LEE: I ask it: I need three sentences where when you’re done reading them, here are the emotions you feel. And here’s a title. And what kind of artwork does this evoke? And here’s a picture of what a target game shelf looks like. Show me art that’s going to stand out from this.
HOFFMAN: Even if Elan isn’t always impressed with AI’s ideas, he still sees it as a valuable part of the process.
LEE: It’s a research buddy for me, where it’s not ever going to give me the right answer. It’s going to help me focus my thinking to hit that formula exactly as I need to hit it.
HOFFMAN: The realistic approach to using AI is knowing that it isn’t going to do your work for you and solve all of your problems. It’s a tool best suited to amplify or streamline the work you’re already doing. For Elan, any help to condense and simplify complex ideas is often helpful.
LEE: I will feed in all of the instructions, like six pages of instructions and say, show me this in one page, let’s go. And it’s really good at that.
HOFFMAN: One of the things I do to limber up is I’ll go write these instructions as a sonnet or as a rap song. Do you do any of that?
LEE: Absolutely. So my favorite one is just rhyming couplets. I’m not looking to make it rhyme, obviously, but the word choice to get to a rhyme often reveals words that I never would’ve thought of.
HOFFMAN: Yeah. I’ll write an argument and I’ll say, give me the counter argument. How would people critique this point of view to make sure that I’m paying attention?
LEE: One of my favorite examples of AI… If I supply a sentence, from game instructions, I’ll say, draw five cards. You can play any one of them. And I’ll say, tell me all the different ways this can be misinterpreted. And it’ll spit out these incredible lists. Can I look at my cards? Can I hold them in my hand? Can I show them to another player? What if I draw more than five? What if I draw less than five? I’m just like, right. I missed all of this. I said, draw five cards. I took for granted, keep them secret. And to have that revealed is so lovely.
HOFFMAN: AI can help shine a light on the limitations of your thinking. Leaders are often busy putting out fires and navigating multiple projects, so the ability to ask AI, what am I missing here, is extremely valuable. Elan hasn’t started his journey with AI by mindlessly delegating tasks. No, he’s being creative and agile, bouncing ideas off the models and testing the prompt less traveled. If you enter this new exciting chapter with half the enthusiasm and zeal of Elan, I think you’ll find yourself making many surprising discoveries along the way. While AI is primed to impact your personal scale professionally, it’s equally important to discover how this new technology can impact us interpersonally, making humans even more human. We’ll dive into that after the break, so stick around.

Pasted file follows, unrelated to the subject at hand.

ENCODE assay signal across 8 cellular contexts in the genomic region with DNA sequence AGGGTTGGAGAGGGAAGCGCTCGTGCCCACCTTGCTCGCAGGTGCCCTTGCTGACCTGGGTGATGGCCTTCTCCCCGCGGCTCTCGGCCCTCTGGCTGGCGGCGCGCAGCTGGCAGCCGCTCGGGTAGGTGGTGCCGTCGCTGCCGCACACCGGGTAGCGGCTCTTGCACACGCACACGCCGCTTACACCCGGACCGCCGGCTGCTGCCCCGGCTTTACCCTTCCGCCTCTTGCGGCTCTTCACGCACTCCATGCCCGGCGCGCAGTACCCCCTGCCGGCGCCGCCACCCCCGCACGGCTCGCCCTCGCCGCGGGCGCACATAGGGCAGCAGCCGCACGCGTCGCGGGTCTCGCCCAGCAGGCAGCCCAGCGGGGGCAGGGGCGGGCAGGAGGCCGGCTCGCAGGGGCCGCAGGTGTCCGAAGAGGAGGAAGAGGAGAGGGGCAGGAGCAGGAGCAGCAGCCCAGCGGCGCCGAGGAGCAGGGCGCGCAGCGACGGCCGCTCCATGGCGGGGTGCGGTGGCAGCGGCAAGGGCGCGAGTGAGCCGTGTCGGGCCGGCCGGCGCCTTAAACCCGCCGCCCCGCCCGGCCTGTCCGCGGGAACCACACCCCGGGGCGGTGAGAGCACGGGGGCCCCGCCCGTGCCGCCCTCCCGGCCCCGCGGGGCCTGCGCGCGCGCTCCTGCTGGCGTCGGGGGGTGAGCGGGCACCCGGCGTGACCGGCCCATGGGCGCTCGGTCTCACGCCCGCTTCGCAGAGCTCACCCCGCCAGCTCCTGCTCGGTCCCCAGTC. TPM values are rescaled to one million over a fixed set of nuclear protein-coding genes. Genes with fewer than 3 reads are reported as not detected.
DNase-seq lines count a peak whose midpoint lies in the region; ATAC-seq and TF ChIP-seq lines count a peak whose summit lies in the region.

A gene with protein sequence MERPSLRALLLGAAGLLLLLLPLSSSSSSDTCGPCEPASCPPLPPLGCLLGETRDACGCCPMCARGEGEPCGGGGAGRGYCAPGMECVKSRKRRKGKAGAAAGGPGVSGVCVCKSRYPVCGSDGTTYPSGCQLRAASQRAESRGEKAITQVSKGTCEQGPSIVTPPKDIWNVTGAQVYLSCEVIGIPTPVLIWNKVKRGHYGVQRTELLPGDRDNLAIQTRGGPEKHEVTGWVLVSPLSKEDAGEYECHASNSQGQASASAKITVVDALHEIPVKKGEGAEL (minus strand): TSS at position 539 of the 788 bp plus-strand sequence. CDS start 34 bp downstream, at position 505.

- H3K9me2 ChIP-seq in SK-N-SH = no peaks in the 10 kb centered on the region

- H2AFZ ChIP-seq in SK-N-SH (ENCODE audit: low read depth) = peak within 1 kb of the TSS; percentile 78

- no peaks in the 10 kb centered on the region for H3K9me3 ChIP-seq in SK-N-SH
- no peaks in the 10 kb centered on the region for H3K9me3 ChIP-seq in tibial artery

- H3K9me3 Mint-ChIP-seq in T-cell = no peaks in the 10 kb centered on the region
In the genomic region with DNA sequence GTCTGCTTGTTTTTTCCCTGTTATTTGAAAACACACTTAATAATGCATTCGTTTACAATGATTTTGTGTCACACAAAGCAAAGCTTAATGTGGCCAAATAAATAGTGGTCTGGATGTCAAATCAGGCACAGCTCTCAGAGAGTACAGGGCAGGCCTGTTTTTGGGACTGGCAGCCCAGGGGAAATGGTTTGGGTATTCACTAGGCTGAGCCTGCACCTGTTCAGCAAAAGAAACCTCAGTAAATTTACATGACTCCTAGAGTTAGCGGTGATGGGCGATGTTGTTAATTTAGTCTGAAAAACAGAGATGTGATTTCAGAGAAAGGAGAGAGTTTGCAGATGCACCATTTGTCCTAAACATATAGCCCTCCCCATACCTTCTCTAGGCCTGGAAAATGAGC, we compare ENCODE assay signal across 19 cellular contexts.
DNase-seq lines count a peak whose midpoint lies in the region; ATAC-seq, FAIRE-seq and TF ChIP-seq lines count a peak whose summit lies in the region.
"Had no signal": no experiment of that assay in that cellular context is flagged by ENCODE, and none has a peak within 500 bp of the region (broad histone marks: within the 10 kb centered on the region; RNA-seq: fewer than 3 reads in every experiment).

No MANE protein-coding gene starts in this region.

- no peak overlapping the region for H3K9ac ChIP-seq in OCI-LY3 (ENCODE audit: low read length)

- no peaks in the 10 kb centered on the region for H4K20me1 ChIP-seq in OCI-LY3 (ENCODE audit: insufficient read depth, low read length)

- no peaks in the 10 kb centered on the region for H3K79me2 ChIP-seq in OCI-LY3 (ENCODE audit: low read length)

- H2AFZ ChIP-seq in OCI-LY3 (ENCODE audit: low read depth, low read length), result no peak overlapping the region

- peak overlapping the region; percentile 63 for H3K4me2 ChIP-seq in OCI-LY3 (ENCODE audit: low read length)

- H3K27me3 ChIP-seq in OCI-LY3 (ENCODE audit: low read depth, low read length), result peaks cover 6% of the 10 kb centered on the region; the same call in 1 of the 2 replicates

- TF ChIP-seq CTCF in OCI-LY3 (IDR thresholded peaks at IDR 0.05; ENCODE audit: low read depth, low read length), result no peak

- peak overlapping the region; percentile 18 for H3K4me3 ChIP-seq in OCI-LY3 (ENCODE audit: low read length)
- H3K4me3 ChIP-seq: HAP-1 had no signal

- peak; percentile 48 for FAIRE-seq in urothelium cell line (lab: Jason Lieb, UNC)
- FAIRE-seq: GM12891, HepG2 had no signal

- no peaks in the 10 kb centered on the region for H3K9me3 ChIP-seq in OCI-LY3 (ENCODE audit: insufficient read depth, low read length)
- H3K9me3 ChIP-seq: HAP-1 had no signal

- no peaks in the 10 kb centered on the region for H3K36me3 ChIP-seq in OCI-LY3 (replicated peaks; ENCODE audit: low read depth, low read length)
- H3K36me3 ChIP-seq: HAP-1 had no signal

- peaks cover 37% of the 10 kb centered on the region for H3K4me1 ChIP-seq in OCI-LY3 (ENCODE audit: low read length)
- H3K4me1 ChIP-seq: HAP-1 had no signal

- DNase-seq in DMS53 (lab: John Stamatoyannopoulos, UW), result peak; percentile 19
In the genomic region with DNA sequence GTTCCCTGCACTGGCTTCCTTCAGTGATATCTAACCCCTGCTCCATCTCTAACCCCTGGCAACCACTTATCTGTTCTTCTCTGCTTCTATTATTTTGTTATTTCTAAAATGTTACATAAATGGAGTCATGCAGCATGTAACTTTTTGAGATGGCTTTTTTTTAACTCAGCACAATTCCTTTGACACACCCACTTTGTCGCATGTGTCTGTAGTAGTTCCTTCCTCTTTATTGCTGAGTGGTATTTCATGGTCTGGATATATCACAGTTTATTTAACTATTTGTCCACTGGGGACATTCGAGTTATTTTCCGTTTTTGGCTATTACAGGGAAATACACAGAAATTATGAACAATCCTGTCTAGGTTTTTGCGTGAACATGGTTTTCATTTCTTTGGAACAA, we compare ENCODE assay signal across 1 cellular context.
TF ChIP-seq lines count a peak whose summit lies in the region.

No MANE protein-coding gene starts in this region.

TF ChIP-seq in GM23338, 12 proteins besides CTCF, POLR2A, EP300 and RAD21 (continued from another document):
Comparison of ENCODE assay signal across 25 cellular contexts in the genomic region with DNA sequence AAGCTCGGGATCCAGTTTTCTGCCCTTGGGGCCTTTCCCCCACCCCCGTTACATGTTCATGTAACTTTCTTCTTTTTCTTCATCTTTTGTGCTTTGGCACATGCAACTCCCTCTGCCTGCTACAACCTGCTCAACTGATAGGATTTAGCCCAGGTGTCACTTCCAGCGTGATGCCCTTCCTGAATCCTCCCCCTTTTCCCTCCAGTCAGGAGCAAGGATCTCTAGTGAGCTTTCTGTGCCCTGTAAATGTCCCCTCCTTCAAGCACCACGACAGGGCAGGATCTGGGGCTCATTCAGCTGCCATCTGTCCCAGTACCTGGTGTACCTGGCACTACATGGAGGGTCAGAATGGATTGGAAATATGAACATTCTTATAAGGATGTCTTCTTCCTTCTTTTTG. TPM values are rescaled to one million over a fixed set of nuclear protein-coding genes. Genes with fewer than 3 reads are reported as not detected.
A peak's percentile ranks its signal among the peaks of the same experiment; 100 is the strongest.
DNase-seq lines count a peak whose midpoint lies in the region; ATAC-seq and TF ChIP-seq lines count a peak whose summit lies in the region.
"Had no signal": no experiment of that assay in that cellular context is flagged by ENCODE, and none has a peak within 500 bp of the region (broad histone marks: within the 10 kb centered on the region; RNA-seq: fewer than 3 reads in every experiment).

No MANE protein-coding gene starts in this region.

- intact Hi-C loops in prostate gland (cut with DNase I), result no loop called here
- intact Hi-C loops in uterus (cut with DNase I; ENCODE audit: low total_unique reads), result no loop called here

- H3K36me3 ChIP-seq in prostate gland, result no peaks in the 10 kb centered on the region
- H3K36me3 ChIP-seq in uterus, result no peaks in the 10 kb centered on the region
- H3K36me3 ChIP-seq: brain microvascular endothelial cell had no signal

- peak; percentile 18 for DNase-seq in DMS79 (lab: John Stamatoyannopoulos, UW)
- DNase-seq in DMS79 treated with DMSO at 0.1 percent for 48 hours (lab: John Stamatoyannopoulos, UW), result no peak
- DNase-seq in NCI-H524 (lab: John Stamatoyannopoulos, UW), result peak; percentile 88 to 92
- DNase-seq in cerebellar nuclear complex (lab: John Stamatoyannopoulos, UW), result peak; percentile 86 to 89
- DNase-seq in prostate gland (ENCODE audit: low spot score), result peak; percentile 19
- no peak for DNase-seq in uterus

HOFFMAN: We’re back with four ways to accelerate your personal scale with AI. To see exclusive clips from my interview with some of our AI thought leaders featured in this episode, head to the Masters of Scale YouTube channel.
Before the break, we heard how AI can accelerate your personal scale by offering new, unique perspectives and amplifying your productivity as a collaborative teammate. But now it’s time to navigate how AI can help us reframe our goals and how we see ourselves as humans.
The third way AI can accelerate your personal scale: strengthen your human connections.
#3. Strengthen your human connections
HOFFMAN: While some people fear that AI could weaken human connection, I firmly believe that AI actually has the potential to strengthen it. Someone who shares this belief is Mustafa Suleyman.
SULEYMAN: We’ve designed Pi, which by the way stands for personal intelligence, to be really sensitive and kind and supportive.
HOFFMAN: Pi is a model that Mustafa and I have built together at Inflection AI.
SULEYMAN: Our thesis was, what makes for great conversation. So Pi needed to be very respectful, very patient, very kind, always curious.
HOFFMAN: Rather than focus on AI that amplifies our IQ, we were more interested in amplifying the user’s EQ, meaning emotional intelligence.
SULEYMAN: It’s not just going to be about directions or getting factual information. It’s about venting your frustrations. It’s about asking a stupid question that you’re sort of too embarrassed to ask a friend or a colleague. Or it’s going to be sharing in a quiet, private moment when you sort of want to reflect.
HOFFMAN: Yeah. And one of the ways that I put a different lens is…the goal of Pi is not to take a lot of time and to distract you from human beings. The goal of Pi is to help you in your interactions as human beings. So if you’re like, I have this difficult discussion with a friend, and you start talking to Pi, it’s not, oh, just talk to me and I’ll make you feel totally better and you can ignore your friend. It’s like, no, let me help you kind of, how you engage with your friend and understand each other and have a great conversation as part of the design ethos.